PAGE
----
TRINIDAD STATE PARK, COLORADO
End of Tyrannosaurus rex
A Layer of Airfall from the Chicxulub Impact
One of the greatest calamities to happen in the last several hundred million years ago happened 66.043 million years ago when an asteroid, about the size of Manhattan Island, slammed into a shallow sea that then covered what is now the northern edge of the Yucatan Peninsula. Giant sea waves were formed. Debris churned up by these giant waves can be seen in road cuts along State Highway 24 east of Montgomery, Alabama, that connects the small towns of Moscow Landing and Mussel Creek. There was also a tremendous amount of material that was thrown up into the air. Some of it was ejected into space. Other parts fell as huge stones close to where a giant impact crater formed. And some of it was pulverized and injected high into the atmosphere where winds caught it and swept it around the Earth. This pulverized debris eventually fell out of the sky. One of the places where a layer of this airfall debris can still be found (and is easily accessible) is at Trinidad State Park in Colorado.
A thin layer of airfall debris lies beneath a brown, massive sandstone.
At Trinidad, the layer is of white clay that is half-an-inch thick. The US quarter is for scale.
A close-up of the white clay layer, material that fell out of the air after the impact.
The impact produced a 120-mile-wide crater on the Yucatan Peninsula. The crater is now buried by later marine sediments. The impact greatly disturbed and weakened sections of the surrounding crust. As a result, an arc of incredibly beautiful sinkholes have formed. Known as cenotes, these sinkholes formed where acidic rainwater has seeped into the underlying limestone, undermining the rock and causing it to collapse and exposing pools of groundwater underneath.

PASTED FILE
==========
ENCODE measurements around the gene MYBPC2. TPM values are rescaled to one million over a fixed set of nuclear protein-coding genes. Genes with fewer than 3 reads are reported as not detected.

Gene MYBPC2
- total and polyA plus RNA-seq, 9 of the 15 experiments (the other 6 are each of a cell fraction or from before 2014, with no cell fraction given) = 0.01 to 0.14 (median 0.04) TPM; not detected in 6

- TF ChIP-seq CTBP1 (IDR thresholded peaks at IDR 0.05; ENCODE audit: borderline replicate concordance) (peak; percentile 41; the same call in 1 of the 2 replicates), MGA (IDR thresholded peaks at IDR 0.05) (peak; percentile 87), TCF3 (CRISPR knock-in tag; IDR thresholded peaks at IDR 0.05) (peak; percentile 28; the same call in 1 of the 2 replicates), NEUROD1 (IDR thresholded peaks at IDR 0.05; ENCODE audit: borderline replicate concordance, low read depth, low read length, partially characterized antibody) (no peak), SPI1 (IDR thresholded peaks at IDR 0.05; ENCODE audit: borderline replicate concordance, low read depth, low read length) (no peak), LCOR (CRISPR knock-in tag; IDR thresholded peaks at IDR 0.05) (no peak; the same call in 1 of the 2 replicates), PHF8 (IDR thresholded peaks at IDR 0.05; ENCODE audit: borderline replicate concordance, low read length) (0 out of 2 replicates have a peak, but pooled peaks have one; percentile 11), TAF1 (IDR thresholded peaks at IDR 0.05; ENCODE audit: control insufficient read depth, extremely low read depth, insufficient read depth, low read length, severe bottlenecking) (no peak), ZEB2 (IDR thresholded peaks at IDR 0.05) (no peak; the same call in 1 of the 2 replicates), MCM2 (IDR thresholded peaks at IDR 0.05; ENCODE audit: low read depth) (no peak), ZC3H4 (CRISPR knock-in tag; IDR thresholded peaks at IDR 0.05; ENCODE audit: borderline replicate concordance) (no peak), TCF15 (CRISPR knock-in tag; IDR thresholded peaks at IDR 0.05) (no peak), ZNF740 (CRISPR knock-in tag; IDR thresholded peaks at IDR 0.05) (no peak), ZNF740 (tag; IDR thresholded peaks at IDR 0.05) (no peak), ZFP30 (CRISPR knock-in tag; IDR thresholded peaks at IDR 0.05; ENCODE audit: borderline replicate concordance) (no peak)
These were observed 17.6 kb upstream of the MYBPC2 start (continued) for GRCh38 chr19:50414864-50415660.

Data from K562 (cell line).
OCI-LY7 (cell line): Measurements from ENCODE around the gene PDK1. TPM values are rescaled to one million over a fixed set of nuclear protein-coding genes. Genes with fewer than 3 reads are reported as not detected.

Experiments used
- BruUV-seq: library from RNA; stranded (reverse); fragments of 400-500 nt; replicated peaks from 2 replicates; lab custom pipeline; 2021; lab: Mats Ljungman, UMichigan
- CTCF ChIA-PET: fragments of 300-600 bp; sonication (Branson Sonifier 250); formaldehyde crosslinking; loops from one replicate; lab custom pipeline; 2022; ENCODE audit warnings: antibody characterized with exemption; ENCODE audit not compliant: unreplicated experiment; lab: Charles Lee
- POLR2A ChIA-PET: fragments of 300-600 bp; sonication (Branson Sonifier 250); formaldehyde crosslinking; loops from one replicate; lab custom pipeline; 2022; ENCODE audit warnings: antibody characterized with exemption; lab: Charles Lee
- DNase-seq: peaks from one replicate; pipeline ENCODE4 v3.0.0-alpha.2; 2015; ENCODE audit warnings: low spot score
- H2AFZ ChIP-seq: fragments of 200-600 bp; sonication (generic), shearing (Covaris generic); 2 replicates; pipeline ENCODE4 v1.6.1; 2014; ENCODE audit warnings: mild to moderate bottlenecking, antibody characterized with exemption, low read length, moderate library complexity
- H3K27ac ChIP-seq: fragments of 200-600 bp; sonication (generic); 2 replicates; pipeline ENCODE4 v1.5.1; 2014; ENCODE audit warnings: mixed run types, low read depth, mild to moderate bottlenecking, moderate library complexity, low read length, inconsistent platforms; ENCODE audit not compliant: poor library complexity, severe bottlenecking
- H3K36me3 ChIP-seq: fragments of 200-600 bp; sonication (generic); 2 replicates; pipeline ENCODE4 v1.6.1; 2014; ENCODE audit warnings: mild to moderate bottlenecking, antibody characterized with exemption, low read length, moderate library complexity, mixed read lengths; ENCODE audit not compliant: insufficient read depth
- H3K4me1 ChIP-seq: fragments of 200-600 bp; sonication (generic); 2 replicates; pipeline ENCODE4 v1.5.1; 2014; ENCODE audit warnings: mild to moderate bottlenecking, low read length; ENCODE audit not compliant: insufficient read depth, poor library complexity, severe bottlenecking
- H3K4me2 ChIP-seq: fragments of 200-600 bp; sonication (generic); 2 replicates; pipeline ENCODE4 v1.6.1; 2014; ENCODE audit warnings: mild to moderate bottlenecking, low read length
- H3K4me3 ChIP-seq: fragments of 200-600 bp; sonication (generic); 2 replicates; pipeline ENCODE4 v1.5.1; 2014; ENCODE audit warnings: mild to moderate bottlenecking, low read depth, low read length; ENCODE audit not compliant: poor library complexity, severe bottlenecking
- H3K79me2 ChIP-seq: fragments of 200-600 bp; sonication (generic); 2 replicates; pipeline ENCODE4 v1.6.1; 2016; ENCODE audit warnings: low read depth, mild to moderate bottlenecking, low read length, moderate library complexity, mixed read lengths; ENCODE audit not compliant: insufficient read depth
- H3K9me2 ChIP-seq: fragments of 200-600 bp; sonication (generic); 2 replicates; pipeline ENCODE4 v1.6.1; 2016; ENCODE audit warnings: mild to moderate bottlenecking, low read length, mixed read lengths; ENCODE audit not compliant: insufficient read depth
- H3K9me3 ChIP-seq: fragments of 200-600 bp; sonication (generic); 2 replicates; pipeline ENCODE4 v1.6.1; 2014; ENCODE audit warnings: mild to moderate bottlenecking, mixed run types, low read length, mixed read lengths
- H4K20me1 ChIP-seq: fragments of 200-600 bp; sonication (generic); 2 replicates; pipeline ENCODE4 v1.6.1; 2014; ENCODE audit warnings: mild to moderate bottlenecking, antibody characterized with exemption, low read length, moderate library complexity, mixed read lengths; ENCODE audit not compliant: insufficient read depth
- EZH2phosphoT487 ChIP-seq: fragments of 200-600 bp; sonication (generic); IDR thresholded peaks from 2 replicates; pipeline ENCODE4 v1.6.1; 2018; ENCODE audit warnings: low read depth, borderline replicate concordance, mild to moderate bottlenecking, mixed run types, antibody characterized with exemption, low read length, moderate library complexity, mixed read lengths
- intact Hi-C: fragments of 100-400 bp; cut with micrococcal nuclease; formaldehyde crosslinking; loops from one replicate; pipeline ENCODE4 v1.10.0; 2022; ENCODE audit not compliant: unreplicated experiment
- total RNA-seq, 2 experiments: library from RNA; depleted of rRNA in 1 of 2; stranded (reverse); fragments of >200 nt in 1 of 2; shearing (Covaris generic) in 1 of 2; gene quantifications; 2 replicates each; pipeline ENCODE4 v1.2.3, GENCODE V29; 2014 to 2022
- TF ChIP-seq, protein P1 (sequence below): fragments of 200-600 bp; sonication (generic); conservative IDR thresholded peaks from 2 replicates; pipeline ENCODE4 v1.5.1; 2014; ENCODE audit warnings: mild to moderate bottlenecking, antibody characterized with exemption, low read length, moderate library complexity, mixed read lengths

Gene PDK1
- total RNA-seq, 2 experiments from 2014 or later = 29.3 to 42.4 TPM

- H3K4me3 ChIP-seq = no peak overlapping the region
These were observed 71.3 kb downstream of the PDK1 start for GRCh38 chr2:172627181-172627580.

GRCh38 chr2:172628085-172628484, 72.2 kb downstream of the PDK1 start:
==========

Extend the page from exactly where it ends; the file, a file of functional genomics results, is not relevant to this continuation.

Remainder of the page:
Cenote Holatun (Photo by James Balog)
Cenote Samuel (Photo by Dennis Sylvester Hurd)
But were the effects of the Chicxulub impact so severe that it caused the mass extinction at the end of the Cretaceous Period and the end of the dinosaurs? Probably not.
The asteroid approached the Earth from the south and hit the Earth at the Yucatan Peninsula. As a result, the most devastating effects were to the north across North America. It was on North America that Tyrannosaurus rex lived, and so it probably did become extinct as a result of the impact. But the effects of the impact were less severe elsewhere on the planet. But another catastrophic global event happened soon after: the eruption of vast volumes of lava as the Deccan Traps.
Tyrannosaurus rex (Photo by David Monniaux)
The Deccan Traps are in India. And the eruption of those lavas begin a hundred thousand years or so before the Chicxulub impact. BUT the main phase of the eruption occurred within a ten thousand years or so after the Chicxulub impact. The eruption emitted large amounts of smoke and huge volumes of carbon dioxide. It was the eruption of the Deccan Traps that probably led to the mass extinction at the end of the Cretaceous. But did the Chicxulub impact have a role? Yes.
The Chicxulub impact and the Deccan Traps are the largest meteor impact and the largest volcanic eruption of the last hundred million years. And they occurred within about ten thousand years of each other, the eruption following the impact. And so the impact—in some way that is still debate—may have triggered the main phase of the Deccan Traps.
As devastating as the end-of-the-Cretaceous extinction was to animal life on the planet, some forms show no significant effects, such as lizards, frogs, salamanders, crocodiles, alligators and turtles. And some dinosaurs did survive. They are today's birds.*
*A vast variety of birds existed during the Cretaceous, including birds with teeth. But only about five groups of birds survived the end-of-the-Cretaceous extinction, birds that were similar to today's ducks, chickens and quail. All of today's birds, which number more than a ten thousand species, are descended from those few survivors.